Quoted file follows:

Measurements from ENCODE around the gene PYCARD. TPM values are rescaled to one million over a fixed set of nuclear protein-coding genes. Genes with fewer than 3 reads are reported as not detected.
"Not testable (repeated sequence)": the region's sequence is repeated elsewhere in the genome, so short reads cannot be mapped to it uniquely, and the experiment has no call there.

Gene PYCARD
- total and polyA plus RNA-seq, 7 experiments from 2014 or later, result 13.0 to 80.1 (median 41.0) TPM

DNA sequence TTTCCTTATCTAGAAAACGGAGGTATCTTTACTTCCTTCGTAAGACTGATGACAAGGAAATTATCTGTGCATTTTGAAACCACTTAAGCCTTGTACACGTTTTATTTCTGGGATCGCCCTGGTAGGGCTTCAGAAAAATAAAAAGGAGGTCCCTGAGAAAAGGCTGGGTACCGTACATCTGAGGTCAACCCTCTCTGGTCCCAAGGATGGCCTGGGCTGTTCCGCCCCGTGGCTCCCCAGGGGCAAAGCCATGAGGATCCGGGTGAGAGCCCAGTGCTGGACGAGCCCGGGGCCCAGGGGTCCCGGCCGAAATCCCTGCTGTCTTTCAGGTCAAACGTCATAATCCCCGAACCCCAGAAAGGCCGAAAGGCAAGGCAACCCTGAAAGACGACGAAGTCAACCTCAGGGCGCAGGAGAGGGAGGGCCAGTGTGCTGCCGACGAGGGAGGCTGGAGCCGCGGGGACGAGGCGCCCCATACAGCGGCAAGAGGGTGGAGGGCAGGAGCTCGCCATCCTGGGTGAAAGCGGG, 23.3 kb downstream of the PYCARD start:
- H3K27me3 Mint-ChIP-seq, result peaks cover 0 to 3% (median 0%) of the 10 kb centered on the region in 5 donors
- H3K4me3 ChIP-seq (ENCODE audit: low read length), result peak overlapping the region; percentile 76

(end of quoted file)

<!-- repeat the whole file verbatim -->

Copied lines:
Measurements from ENCODE around the gene PYCARD. TPM values are rescaled to one million over a fixed set of nuclear protein-coding genes. Genes with fewer than 3 reads are reported as not detected.
"Not testable (repeated sequence)": the region's sequence is repeated elsewhere in the genome, so short reads cannot be mapped to it uniquely, and the experiment has no call there.

Gene PYCARD
- total and polyA plus RNA-seq, 7 experiments from 2014 or later, result 13.0 to 80.1 (median 41.0) TPM

DNA sequence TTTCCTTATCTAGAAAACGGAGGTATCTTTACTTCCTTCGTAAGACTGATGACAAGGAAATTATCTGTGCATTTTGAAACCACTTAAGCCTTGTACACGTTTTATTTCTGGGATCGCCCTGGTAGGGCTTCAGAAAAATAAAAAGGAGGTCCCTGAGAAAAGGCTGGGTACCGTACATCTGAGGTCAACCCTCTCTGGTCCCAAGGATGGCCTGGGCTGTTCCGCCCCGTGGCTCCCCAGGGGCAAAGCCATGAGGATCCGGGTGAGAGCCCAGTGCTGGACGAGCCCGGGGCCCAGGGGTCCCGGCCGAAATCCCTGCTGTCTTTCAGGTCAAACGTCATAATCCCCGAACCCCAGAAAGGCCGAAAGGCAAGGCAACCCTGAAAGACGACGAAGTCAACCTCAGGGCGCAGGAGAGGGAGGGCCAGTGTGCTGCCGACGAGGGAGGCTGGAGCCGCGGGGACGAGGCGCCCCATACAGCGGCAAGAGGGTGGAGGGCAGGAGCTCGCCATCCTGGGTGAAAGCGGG, 23.3 kb downstream of the PYCARD start:
- H3K27me3 Mint-ChIP-seq, result peaks cover 0 to 3% (median 0%) of the 10 kb centered on the region in 5 donors
- H3K4me3 ChIP-seq (ENCODE audit: low read length), result peak overlapping the region; percentile 76